Mali faces several major challenges related to youth employment. These are: (i) the rapid increase in the working-age population and the difficulties of finding jobs to young people, (ii) the important place taken by informal jobs, (iii) the low proportion of formal jobs in the private and public sectors, (iv) the low human capital accumulation, (v) the strong gender inequalities reflecting the differences in employment access between men and women in terms of occupation rates that are not in favor of women, (vi) the post-conflict situation in which the country has been since the outbreak of the security crisis in 2012, and (vii) the migratory challenge in relation with the employment problem.
Difficulties accessing funding for startups and SMEs are a particular obstacle to investment. SMEs are struggling to meet the financial and non-financial conditions laid down by financial institutions, but there is also a continuing mistrust of financial institutions to take more risk in Mali by providing credit to SMEs. This situation is even more pronounced for young people starting their businesses.
The project's vision is therefore to promote entrepreneurship as an alternative to youth unemployment and to give young people excluded from conventional financial services a chance to take up business. This vision also considers the proven correlation between juvenile delinquency and poor access to financial resources for young people.
Entrepreneurship can reduce youth unemployment and produce satisfactory socio-economic outcomes. But there are obstacles for young people who want to start and develop a business. In this context, the development of an environment conducive to the entrepreneurship of young Malians leaving vocational and technical training centers and the like is an urgent need.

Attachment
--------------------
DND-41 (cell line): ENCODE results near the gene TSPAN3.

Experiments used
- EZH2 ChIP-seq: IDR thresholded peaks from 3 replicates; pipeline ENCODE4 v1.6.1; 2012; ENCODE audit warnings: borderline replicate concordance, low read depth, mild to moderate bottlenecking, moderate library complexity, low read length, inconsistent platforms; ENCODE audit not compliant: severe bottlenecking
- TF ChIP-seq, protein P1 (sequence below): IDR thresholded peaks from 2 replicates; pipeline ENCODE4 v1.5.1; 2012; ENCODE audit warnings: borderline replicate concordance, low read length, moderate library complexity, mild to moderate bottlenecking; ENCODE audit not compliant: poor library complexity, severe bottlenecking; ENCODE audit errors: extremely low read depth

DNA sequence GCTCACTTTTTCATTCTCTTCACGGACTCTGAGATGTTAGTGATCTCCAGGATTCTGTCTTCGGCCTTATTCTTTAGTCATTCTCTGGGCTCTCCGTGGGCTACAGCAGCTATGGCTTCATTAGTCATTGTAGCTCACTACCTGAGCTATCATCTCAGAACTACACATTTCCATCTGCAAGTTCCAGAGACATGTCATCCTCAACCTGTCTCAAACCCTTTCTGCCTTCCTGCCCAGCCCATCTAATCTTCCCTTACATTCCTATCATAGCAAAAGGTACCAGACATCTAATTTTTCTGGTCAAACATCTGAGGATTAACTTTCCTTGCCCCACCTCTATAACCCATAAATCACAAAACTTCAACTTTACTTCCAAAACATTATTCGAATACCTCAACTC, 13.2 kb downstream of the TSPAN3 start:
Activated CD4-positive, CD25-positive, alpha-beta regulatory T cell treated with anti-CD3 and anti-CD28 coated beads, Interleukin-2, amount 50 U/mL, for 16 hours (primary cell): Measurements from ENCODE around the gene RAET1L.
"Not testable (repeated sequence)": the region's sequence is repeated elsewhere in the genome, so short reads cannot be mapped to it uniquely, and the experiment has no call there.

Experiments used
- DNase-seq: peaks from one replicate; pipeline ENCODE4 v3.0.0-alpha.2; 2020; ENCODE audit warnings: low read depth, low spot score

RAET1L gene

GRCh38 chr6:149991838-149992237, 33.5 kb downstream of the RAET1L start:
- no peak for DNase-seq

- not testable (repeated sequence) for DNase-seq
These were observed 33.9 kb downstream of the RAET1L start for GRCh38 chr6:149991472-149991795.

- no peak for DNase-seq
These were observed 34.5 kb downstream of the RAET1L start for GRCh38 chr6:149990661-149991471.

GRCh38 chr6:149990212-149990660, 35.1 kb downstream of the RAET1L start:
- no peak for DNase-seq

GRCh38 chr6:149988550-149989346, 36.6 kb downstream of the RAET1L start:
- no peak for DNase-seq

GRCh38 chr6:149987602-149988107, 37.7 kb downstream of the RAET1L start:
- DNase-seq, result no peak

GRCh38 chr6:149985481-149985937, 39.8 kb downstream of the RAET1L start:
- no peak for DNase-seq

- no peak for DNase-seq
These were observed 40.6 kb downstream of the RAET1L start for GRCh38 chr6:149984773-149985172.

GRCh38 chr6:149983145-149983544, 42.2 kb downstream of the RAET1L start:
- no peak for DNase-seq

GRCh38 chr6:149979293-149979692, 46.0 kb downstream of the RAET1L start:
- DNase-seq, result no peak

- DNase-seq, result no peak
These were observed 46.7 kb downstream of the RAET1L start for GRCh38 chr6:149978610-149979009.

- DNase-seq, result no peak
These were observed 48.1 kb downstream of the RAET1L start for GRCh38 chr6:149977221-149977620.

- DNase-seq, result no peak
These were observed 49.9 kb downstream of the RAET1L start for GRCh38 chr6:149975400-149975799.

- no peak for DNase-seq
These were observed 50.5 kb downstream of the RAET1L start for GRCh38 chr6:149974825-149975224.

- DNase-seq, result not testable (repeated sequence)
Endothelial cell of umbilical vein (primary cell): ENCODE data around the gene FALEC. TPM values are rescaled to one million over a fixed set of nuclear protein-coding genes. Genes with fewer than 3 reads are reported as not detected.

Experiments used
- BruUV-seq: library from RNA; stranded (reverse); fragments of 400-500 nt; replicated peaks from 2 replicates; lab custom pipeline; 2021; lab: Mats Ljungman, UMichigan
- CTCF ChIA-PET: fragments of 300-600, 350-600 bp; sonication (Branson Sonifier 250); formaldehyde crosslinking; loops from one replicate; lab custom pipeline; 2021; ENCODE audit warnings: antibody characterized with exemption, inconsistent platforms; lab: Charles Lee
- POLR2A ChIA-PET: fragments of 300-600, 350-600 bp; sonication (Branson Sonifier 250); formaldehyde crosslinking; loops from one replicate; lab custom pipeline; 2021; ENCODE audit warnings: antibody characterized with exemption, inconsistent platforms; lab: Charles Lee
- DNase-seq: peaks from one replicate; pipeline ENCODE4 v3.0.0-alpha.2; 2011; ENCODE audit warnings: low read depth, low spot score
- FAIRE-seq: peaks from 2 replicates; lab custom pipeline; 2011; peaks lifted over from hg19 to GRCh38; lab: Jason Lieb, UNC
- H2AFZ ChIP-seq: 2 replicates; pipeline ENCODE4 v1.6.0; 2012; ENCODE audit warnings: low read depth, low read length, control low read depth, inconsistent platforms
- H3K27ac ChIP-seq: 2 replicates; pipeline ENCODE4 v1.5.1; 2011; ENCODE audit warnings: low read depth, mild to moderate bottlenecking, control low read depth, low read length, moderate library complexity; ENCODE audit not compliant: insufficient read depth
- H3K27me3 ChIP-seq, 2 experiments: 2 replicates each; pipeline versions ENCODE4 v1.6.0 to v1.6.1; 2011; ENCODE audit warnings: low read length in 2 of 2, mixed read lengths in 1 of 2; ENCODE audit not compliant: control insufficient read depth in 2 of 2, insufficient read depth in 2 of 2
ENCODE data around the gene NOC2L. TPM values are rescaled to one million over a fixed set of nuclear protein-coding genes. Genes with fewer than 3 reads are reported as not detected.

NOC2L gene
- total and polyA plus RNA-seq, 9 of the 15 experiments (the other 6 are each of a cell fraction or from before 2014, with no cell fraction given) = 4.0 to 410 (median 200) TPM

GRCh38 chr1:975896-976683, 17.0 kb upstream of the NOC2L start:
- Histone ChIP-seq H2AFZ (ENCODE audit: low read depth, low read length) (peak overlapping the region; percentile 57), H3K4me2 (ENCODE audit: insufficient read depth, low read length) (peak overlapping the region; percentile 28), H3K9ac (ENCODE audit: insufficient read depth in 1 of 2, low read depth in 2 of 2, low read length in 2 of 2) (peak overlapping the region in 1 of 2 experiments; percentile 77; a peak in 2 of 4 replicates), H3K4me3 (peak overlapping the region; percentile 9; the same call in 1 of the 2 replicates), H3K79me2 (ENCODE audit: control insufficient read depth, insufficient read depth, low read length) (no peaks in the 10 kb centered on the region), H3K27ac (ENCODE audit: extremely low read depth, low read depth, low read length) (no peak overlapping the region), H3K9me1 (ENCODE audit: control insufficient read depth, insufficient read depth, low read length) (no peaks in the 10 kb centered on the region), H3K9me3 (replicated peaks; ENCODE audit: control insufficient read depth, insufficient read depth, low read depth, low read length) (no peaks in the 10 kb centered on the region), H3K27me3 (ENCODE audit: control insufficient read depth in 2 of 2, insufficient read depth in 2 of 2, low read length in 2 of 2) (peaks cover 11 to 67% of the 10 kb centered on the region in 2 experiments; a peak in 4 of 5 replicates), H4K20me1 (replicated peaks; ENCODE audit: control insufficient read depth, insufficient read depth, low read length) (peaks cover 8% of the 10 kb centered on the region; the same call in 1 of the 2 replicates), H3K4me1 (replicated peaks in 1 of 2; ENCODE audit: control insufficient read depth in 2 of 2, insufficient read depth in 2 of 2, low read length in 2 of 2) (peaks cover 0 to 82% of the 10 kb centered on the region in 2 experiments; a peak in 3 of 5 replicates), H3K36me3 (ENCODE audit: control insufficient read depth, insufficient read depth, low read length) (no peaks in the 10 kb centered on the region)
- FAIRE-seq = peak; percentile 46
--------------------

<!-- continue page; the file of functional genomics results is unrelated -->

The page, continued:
The project targets 18 to 35-year-olds coming out of technical and vocational training centers, with the ambition of launching business projects that value innovations. The project also targets young entrepreneurs (18 to 35 years old) already in business and with a potential for business growth. The overall target is that 40% of supported entrepreneurs are women.
The project support is translated into the following key activities:
FACEJ will also support the sharing of experiences and networking of young entrepreneurs.
The purpose of this commitment is to support young graduates from a technical, vocational or higher education institution to start their business in their desired industry. The main expected effects are (i) the creation of businesses by trained young people is facilitated by the support and funding mechanism, (ii) the companies created by young people are economically viable.
The project aims to create 200 viable enterprises in the intervention zones (Sikasso Region and Bamako District).